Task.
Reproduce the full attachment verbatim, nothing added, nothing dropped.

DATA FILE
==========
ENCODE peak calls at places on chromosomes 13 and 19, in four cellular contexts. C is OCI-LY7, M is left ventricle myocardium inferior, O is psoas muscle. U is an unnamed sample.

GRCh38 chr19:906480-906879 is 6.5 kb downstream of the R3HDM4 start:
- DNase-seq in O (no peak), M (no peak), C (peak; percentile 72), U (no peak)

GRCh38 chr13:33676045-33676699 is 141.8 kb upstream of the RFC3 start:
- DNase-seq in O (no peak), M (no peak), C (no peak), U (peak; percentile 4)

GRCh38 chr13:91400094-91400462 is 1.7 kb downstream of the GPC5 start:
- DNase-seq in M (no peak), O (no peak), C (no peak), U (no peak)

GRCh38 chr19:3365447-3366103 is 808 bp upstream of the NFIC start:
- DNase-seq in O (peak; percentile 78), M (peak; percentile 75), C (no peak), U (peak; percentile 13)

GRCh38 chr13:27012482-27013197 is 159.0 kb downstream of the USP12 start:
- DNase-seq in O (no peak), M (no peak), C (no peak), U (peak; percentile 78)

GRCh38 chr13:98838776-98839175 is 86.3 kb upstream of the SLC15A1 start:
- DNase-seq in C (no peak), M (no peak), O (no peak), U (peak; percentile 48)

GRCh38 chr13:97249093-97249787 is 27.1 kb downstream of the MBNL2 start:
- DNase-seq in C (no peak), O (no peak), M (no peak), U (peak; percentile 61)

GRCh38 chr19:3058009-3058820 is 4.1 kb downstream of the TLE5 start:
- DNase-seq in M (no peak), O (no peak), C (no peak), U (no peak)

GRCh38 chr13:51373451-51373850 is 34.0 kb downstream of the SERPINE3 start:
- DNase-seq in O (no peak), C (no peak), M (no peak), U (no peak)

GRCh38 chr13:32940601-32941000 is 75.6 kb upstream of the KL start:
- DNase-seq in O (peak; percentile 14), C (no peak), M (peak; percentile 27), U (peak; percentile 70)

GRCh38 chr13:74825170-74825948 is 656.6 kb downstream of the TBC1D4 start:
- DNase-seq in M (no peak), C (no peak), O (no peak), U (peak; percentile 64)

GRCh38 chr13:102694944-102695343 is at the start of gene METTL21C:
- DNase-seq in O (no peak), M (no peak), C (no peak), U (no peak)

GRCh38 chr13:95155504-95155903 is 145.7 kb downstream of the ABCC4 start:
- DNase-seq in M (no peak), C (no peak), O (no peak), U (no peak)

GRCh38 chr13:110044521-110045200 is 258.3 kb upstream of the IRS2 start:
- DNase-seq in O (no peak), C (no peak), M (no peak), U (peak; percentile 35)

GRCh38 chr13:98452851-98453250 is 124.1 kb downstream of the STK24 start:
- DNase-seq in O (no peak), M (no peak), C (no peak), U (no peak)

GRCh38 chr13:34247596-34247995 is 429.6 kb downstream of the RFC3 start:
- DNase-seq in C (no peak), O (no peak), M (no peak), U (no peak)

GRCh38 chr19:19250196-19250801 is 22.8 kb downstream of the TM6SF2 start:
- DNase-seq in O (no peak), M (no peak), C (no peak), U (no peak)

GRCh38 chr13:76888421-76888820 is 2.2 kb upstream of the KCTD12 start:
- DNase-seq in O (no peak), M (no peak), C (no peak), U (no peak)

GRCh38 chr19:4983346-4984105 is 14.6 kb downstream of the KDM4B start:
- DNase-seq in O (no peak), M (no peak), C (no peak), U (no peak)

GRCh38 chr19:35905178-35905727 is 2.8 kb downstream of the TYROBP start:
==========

ENCODE peak calls at places on chromosomes 13 and 19, in four cellular contexts. C is OCI-LY7, M is left ventricle myocardium inferior, O is psoas muscle. U is an unnamed sample.

GRCh38 chr19:906480-906879 is 6.5 kb downstream of the R3HDM4 start:
- DNase-seq in O (no peak), M (no peak), C (peak; percentile 72), U (no peak)

GRCh38 chr13:33676045-33676699 is 141.8 kb upstream of the RFC3 start:
- DNase-seq in O (no peak), M (no peak), C (no peak), U (peak; percentile 4)

GRCh38 chr13:91400094-91400462 is 1.7 kb downstream of the GPC5 start:
- DNase-seq in M (no peak), O (no peak), C (no peak), U (no peak)

GRCh38 chr19:3365447-3366103 is 808 bp upstream of the NFIC start:
- DNase-seq in O (peak; percentile 78), M (peak; percentile 75), C (no peak), U (peak; percentile 13)

GRCh38 chr13:27012482-27013197 is 159.0 kb downstream of the USP12 start:
- DNase-seq in O (no peak), M (no peak), C (no peak), U (peak; percentile 78)

GRCh38 chr13:98838776-98839175 is 86.3 kb upstream of the SLC15A1 start:
- DNase-seq in C (no peak), M (no peak), O (no peak), U (peak; percentile 48)

GRCh38 chr13:97249093-97249787 is 27.1 kb downstream of the MBNL2 start:
- DNase-seq in C (no peak), O (no peak), M (no peak), U (peak; percentile 61)

GRCh38 chr19:3058009-3058820 is 4.1 kb downstream of the TLE5 start:
- DNase-seq in M (no peak), O (no peak), C (no peak), U (no peak)

GRCh38 chr13:51373451-51373850 is 34.0 kb downstream of the SERPINE3 start:
- DNase-seq in O (no peak), C (no peak), M (no peak), U (no peak)

GRCh38 chr13:32940601-32941000 is 75.6 kb upstream of the KL start:
- DNase-seq in O (peak; percentile 14), C (no peak), M (peak; percentile 27), U (peak; percentile 70)

GRCh38 chr13:74825170-74825948 is 656.6 kb downstream of the TBC1D4 start:
- DNase-seq in M (no peak), C (no peak), O (no peak), U (peak; percentile 64)

GRCh38 chr13:102694944-102695343 is at the start of gene METTL21C:
- DNase-seq in O (no peak), M (no peak), C (no peak), U (no peak)

GRCh38 chr13:95155504-95155903 is 145.7 kb downstream of the ABCC4 start:
- DNase-seq in M (no peak), C (no peak), O (no peak), U (no peak)

GRCh38 chr13:110044521-110045200 is 258.3 kb upstream of the IRS2 start:
- DNase-seq in O (no peak), C (no peak), M (no peak), U (peak; percentile 35)

GRCh38 chr13:98452851-98453250 is 124.1 kb downstream of the STK24 start:
- DNase-seq in O (no peak), M (no peak), C (no peak), U (no peak)

GRCh38 chr13:34247596-34247995 is 429.6 kb downstream of the RFC3 start:
- DNase-seq in C (no peak), O (no peak), M (no peak), U (no peak)

GRCh38 chr19:19250196-19250801 is 22.8 kb downstream of the TM6SF2 start:
- DNase-seq in O (no peak), M (no peak), C (no peak), U (no peak)

GRCh38 chr13:76888421-76888820 is 2.2 kb upstream of the KCTD12 start:
- DNase-seq in O (no peak), M (no peak), C (no peak), U (no peak)

GRCh38 chr19:4983346-4984105 is 14.6 kb downstream of the KDM4B start:
- DNase-seq in O (no peak), M (no peak), C (no peak), U (no peak)

GRCh38 chr19:35905178-35905727 is 2.8 kb downstream of the TYROBP start: